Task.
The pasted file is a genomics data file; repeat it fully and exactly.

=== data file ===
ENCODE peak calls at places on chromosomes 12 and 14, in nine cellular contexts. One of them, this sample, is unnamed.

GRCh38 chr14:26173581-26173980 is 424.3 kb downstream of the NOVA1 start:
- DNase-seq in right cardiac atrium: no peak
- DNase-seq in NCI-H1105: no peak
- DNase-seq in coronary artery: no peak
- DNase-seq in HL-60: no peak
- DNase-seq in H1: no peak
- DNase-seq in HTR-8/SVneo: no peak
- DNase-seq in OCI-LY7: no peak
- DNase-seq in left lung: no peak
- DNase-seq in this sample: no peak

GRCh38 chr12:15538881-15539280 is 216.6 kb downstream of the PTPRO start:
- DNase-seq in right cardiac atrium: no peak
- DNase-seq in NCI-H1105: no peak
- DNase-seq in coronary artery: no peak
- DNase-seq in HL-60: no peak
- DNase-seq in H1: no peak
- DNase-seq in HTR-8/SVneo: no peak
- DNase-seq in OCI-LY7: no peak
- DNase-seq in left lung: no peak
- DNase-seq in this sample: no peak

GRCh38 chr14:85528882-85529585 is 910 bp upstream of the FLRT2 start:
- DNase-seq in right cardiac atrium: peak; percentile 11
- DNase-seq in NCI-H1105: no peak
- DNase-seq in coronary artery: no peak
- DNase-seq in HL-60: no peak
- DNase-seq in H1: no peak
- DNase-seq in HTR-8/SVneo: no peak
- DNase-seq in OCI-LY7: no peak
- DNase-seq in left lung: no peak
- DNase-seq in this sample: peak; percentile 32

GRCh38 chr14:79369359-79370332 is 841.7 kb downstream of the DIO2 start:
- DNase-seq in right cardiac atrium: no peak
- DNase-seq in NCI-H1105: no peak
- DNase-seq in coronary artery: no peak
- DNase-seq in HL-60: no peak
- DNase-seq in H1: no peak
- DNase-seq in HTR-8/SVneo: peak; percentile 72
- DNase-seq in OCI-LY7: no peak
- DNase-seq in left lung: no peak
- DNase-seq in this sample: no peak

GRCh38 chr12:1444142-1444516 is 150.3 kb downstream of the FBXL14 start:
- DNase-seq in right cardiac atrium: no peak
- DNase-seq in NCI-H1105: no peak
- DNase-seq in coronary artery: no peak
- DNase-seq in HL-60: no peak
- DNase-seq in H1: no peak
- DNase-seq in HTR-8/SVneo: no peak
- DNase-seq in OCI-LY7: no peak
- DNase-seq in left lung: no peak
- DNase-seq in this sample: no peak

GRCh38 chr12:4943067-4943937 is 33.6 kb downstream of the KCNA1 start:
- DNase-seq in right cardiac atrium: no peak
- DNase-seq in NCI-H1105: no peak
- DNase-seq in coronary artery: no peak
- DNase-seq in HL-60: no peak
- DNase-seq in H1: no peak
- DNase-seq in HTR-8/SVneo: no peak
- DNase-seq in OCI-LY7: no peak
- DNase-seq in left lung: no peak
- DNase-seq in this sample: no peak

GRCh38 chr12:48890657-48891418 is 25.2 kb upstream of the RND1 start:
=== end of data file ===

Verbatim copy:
ENCODE peak calls at places on chromosomes 12 and 14, in nine cellular contexts. One of them, this sample, is unnamed.

GRCh38 chr14:26173581-26173980 is 424.3 kb downstream of the NOVA1 start:
- DNase-seq in right cardiac atrium: no peak
- DNase-seq in NCI-H1105: no peak
- DNase-seq in coronary artery: no peak
- DNase-seq in HL-60: no peak
- DNase-seq in H1: no peak
- DNase-seq in HTR-8/SVneo: no peak
- DNase-seq in OCI-LY7: no peak
- DNase-seq in left lung: no peak
- DNase-seq in this sample: no peak

GRCh38 chr12:15538881-15539280 is 216.6 kb downstream of the PTPRO start:
- DNase-seq in right cardiac atrium: no peak
- DNase-seq in NCI-H1105: no peak
- DNase-seq in coronary artery: no peak
- DNase-seq in HL-60: no peak
- DNase-seq in H1: no peak
- DNase-seq in HTR-8/SVneo: no peak
- DNase-seq in OCI-LY7: no peak
- DNase-seq in left lung: no peak
- DNase-seq in this sample: no peak

GRCh38 chr14:85528882-85529585 is 910 bp upstream of the FLRT2 start:
- DNase-seq in right cardiac atrium: peak; percentile 11
- DNase-seq in NCI-H1105: no peak
- DNase-seq in coronary artery: no peak
- DNase-seq in HL-60: no peak
- DNase-seq in H1: no peak
- DNase-seq in HTR-8/SVneo: no peak
- DNase-seq in OCI-LY7: no peak
- DNase-seq in left lung: no peak
- DNase-seq in this sample: peak; percentile 32

GRCh38 chr14:79369359-79370332 is 841.7 kb downstream of the DIO2 start:
- DNase-seq in right cardiac atrium: no peak
- DNase-seq in NCI-H1105: no peak
- DNase-seq in coronary artery: no peak
- DNase-seq in HL-60: no peak
- DNase-seq in H1: no peak
- DNase-seq in HTR-8/SVneo: peak; percentile 72
- DNase-seq in OCI-LY7: no peak
- DNase-seq in left lung: no peak
- DNase-seq in this sample: no peak

GRCh38 chr12:1444142-1444516 is 150.3 kb downstream of the FBXL14 start:
- DNase-seq in right cardiac atrium: no peak
- DNase-seq in NCI-H1105: no peak
- DNase-seq in coronary artery: no peak
- DNase-seq in HL-60: no peak
- DNase-seq in H1: no peak
- DNase-seq in HTR-8/SVneo: no peak
- DNase-seq in OCI-LY7: no peak
- DNase-seq in left lung: no peak
- DNase-seq in this sample: no peak

GRCh38 chr12:4943067-4943937 is 33.6 kb downstream of the KCNA1 start:
- DNase-seq in right cardiac atrium: no peak
- DNase-seq in NCI-H1105: no peak
- DNase-seq in coronary artery: no peak
- DNase-seq in HL-60: no peak
- DNase-seq in H1: no peak
- DNase-seq in HTR-8/SVneo: no peak
- DNase-seq in OCI-LY7: no peak
- DNase-seq in left lung: no peak
- DNase-seq in this sample: no peak

GRCh38 chr12:48890657-48891418 is 25.2 kb upstream of the RND1 start: